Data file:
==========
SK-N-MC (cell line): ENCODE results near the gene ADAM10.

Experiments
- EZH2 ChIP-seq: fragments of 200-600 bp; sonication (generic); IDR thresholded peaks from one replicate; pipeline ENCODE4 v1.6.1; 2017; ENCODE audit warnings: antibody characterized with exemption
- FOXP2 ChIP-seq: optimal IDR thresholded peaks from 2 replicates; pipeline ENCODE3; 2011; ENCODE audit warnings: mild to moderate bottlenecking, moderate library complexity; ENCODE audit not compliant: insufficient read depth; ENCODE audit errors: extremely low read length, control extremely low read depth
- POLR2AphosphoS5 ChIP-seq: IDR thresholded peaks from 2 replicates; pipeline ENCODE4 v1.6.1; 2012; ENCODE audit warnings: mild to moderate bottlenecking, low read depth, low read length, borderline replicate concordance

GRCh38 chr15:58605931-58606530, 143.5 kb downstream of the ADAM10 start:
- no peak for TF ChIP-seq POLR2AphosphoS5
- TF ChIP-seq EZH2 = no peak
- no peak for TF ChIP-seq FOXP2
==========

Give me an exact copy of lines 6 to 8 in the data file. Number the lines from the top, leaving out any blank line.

GRCh38 chr15:58605931-58606530, 143.5 kb downstream of the ADAM10 start:
- no peak for TF ChIP-seq POLR2AphosphoS5
- TF ChIP-seq EZH2 = no peak